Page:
Nothing Worth Reading Since Benjamin Quarles?

USCTYesterday I caught a panel discussion on race and the challenges of teaching Civil War history from a recent conference at Wake Forest, which aired on CSPAN. I didn’t find the panel discussion to be particularly interesting, but what struck me was a comment from Hari Jones, who argued that nothing that has been written about black Civil War soldiers since the publication of Benjamin Quarles’s The Negro in the Civil War (1953) is worth reading.

I don’t mind admitting that I find that to be an absurd statement. I’ve read large sections of the book and it is worth looking at, but Quarles does not address the kinds of questions that have been explored by historians in recent years nor did he have access to as broad a range of archival materials. With that in mind I give you just a few of the books that have enriched my understanding of the subject.

Stephen V. Ash, Firebrand of Liberty: The Story of Two Black Regiments That Changed the Course of the Civil War.

Joseph T. Glatthaar, Forged in Battle: The Civil War Alliance of Black Soldiers and White Officers.

Richard M. Reid, Freedom for Themselves: North Carolina’s Black Soldiers in the Civil War Era.

Donald R. Shaffer, After the Glory: The Struggles of Black Civil War Veterans.

John David Smith ed., Black Soldiers in Blue: African American Troops in the Civil War Era.

Keith P. Wilson, Campfires of Freedom: The Camp Life of Black Soldiers During the Civil War.

That’s just off the top of my head. What would you add to the list.

14 comments… add one
  • London John Jan 28, 2014 @ 12:17

    Is this Hari Jones the curator who more or less tells off a young African-American woman researcher for using sources he didn’t approve in a video you posted some months ago? If so I would have thought that by his principles The Black Phalanx was the only legitimate source, being SFAIK the only book by an actual African-American veteran.

  • JW Phillips Jan 28, 2014 @ 9:50

    I would say that based upon the rememberances and accounts of the Gettysburg Reunion of 1913 that the poignant aspect of this event was the commonality that 55,000 veterans shared in their memories and experiences 50 years after an event that separated them from those who did not personally go through the hell of battle engagement in that war. Additionally, the tensions between the North and South had arguably abated more at that time than moving forward when the resurgence of the KKK took place post Knights of Mary Phagan and the national debuts “The Birth of a Nation” and “Intolerance.” As for Wilson’s comments at Gettysburg, they were directed toward the resurgence and the unity of the United States, and minimized racial differences. Wilson’s views on race asserted themselves in more matter of fact ways, such as in the executive order to segregate the civil service in the U.S. Postal Service, and during our entry in to WWI in the Armed Forces. I have never seen a signed directive from him or advisory requesting African Americans not attend the Gettysburg Reunion.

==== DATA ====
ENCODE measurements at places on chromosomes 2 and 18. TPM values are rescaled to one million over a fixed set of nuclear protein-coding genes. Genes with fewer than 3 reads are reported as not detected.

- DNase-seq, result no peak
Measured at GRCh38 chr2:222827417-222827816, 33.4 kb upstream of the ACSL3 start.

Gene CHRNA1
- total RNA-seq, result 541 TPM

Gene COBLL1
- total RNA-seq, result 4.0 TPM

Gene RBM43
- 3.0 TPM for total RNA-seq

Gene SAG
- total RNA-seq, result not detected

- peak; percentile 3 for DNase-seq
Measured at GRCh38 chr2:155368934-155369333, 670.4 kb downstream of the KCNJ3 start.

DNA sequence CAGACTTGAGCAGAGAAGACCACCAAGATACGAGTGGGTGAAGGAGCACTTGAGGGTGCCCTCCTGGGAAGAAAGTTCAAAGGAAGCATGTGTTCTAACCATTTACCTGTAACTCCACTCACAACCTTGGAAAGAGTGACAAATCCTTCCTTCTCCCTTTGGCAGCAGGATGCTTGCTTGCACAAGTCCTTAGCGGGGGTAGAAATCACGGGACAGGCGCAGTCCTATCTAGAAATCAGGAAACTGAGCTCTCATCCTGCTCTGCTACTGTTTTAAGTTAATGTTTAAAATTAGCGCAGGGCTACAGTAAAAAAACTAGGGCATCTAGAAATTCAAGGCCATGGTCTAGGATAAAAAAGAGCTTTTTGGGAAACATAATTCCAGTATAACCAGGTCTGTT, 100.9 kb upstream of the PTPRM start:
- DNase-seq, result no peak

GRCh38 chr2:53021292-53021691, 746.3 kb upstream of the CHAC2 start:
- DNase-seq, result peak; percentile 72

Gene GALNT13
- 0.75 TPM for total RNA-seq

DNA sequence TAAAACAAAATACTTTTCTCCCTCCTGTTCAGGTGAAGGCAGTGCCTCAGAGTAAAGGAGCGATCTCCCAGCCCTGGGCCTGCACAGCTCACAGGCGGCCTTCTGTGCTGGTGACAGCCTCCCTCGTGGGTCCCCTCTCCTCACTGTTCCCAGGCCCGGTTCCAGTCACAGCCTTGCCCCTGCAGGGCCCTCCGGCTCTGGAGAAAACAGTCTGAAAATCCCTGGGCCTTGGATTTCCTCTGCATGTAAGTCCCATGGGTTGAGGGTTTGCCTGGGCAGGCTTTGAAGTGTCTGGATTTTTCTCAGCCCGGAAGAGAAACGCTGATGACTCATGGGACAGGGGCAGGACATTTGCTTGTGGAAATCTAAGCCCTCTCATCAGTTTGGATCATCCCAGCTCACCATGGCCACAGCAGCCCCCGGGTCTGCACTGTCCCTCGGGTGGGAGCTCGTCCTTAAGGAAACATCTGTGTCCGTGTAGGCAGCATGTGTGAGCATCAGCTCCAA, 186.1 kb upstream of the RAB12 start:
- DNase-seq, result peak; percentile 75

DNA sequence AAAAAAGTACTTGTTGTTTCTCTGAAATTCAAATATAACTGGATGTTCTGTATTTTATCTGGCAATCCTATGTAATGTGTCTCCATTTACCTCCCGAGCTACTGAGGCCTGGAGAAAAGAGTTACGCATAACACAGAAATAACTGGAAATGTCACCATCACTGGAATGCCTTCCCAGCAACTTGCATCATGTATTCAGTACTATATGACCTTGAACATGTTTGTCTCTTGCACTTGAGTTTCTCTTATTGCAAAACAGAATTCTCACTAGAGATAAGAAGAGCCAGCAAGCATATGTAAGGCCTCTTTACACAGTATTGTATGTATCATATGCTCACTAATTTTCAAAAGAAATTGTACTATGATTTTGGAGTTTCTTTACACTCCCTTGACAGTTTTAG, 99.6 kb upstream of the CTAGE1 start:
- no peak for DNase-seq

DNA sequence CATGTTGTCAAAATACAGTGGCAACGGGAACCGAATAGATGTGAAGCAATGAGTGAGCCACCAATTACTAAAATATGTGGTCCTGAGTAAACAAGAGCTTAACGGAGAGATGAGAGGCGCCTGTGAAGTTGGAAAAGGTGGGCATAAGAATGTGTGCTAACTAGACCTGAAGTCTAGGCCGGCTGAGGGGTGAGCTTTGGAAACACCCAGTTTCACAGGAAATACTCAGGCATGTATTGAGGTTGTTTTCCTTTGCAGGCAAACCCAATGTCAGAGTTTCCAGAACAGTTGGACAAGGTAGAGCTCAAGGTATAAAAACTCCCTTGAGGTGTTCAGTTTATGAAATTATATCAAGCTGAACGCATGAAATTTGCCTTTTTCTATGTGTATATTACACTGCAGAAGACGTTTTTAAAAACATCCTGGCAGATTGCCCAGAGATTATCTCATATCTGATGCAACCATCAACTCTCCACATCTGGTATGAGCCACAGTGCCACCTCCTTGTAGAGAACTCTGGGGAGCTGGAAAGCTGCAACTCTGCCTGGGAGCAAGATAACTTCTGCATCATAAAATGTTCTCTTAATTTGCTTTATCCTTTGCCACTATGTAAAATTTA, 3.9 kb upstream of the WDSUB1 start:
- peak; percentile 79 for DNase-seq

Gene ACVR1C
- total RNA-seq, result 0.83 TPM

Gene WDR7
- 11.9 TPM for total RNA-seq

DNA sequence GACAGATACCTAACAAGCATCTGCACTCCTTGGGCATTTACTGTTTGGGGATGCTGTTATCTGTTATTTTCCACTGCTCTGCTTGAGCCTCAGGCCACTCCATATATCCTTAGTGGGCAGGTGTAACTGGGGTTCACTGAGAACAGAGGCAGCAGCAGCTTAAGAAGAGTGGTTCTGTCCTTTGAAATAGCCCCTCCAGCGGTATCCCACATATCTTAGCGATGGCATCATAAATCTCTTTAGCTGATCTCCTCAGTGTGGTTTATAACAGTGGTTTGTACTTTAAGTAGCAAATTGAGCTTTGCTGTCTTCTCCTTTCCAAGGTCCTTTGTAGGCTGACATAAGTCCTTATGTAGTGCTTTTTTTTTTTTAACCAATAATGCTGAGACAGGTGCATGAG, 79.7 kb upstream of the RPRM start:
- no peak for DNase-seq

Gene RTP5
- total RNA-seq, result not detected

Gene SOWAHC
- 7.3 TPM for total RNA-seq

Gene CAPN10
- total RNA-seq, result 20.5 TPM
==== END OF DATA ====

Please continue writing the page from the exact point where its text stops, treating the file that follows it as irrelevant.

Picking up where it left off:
• Bryan Cheeseboro Jan 28, 2014 @ 5:10

    “Just Hari being Hari” is an understatement. It’s really a shame because he’s a very smart man and he’s done a great job with the African-American Civil War Museum in DC.
    But my problem with him is that he seems to think that no one else is right about the history on Black Civil War soldiers but him. He’s argued that the 54th Massachusetts was “the most literate regiment,” Black or White, North or South, of the Civil War; and I’ve heard he’s claimed that the bulk of the regiment were college graduates. As many know, the real 54th was much more educated than they were depicted in “Glory;” but no way to prove his literacy claim, unless you could verify the literacy rate of every single Civil War regiment. And as far as most of the men being college graduates, I’ve never heard that before anywhere.